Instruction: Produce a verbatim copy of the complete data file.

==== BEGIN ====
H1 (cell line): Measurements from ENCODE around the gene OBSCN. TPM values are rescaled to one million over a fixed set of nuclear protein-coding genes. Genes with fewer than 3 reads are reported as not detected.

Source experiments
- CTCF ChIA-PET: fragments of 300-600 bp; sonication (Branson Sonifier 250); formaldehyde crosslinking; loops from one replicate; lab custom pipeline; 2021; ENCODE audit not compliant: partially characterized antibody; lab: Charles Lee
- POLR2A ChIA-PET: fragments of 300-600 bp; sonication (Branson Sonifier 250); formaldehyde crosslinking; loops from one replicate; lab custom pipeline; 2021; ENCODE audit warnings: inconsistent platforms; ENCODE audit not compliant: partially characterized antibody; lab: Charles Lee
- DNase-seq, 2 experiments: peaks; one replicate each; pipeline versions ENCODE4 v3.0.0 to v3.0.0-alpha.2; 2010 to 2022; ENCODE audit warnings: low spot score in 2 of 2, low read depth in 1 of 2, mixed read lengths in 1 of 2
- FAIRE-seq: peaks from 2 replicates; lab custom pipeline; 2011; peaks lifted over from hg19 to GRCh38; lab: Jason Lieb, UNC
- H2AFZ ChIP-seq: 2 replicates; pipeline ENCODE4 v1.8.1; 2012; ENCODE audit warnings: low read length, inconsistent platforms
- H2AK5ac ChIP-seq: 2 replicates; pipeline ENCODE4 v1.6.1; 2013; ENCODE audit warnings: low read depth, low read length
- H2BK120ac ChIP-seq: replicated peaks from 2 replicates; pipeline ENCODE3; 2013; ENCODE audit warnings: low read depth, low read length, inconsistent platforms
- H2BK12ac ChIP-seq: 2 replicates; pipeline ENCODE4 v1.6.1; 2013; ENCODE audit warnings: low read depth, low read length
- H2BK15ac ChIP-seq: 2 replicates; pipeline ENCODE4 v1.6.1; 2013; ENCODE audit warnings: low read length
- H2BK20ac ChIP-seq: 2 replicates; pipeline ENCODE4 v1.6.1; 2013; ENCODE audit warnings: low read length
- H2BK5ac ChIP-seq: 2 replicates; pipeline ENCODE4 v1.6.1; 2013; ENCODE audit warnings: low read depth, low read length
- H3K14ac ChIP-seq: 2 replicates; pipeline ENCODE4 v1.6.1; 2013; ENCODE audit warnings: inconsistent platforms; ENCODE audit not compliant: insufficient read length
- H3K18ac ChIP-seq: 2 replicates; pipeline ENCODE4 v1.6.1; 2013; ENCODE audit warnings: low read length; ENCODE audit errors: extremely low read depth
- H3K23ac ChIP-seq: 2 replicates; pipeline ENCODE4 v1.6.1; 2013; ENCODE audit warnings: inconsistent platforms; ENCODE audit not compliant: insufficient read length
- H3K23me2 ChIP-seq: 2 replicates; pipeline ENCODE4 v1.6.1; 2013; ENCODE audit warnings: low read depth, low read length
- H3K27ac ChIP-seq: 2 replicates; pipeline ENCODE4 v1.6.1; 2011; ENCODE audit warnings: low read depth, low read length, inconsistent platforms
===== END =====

H1 (cell line): Measurements from ENCODE around the gene OBSCN. TPM values are rescaled to one million over a fixed set of nuclear protein-coding genes. Genes with fewer than 3 reads are reported as not detected.

Source experiments
- CTCF ChIA-PET: fragments of 300-600 bp; sonication (Branson Sonifier 250); formaldehyde crosslinking; loops from one replicate; lab custom pipeline; 2021; ENCODE audit not compliant: partially characterized antibody; lab: Charles Lee
- POLR2A ChIA-PET: fragments of 300-600 bp; sonication (Branson Sonifier 250); formaldehyde crosslinking; loops from one replicate; lab custom pipeline; 2021; ENCODE audit warnings: inconsistent platforms; ENCODE audit not compliant: partially characterized antibody; lab: Charles Lee
- DNase-seq, 2 experiments: peaks; one replicate each; pipeline versions ENCODE4 v3.0.0 to v3.0.0-alpha.2; 2010 to 2022; ENCODE audit warnings: low spot score in 2 of 2, low read depth in 1 of 2, mixed read lengths in 1 of 2
- FAIRE-seq: peaks from 2 replicates; lab custom pipeline; 2011; peaks lifted over from hg19 to GRCh38; lab: Jason Lieb, UNC
- H2AFZ ChIP-seq: 2 replicates; pipeline ENCODE4 v1.8.1; 2012; ENCODE audit warnings: low read length, inconsistent platforms
- H2AK5ac ChIP-seq: 2 replicates; pipeline ENCODE4 v1.6.1; 2013; ENCODE audit warnings: low read depth, low read length
- H2BK120ac ChIP-seq: replicated peaks from 2 replicates; pipeline ENCODE3; 2013; ENCODE audit warnings: low read depth, low read length, inconsistent platforms
- H2BK12ac ChIP-seq: 2 replicates; pipeline ENCODE4 v1.6.1; 2013; ENCODE audit warnings: low read depth, low read length
- H2BK15ac ChIP-seq: 2 replicates; pipeline ENCODE4 v1.6.1; 2013; ENCODE audit warnings: low read length
- H2BK20ac ChIP-seq: 2 replicates; pipeline ENCODE4 v1.6.1; 2013; ENCODE audit warnings: low read length
- H2BK5ac ChIP-seq: 2 replicates; pipeline ENCODE4 v1.6.1; 2013; ENCODE audit warnings: low read depth, low read length
- H3K14ac ChIP-seq: 2 replicates; pipeline ENCODE4 v1.6.1; 2013; ENCODE audit warnings: inconsistent platforms; ENCODE audit not compliant: insufficient read length
- H3K18ac ChIP-seq: 2 replicates; pipeline ENCODE4 v1.6.1; 2013; ENCODE audit warnings: low read length; ENCODE audit errors: extremely low read depth
- H3K23ac ChIP-seq: 2 replicates; pipeline ENCODE4 v1.6.1; 2013; ENCODE audit warnings: inconsistent platforms; ENCODE audit not compliant: insufficient read length
- H3K23me2 ChIP-seq: 2 replicates; pipeline ENCODE4 v1.6.1; 2013; ENCODE audit warnings: low read depth, low read length
- H3K27ac ChIP-seq: 2 replicates; pipeline ENCODE4 v1.6.1; 2011; ENCODE audit warnings: low read depth, low read length, inconsistent platforms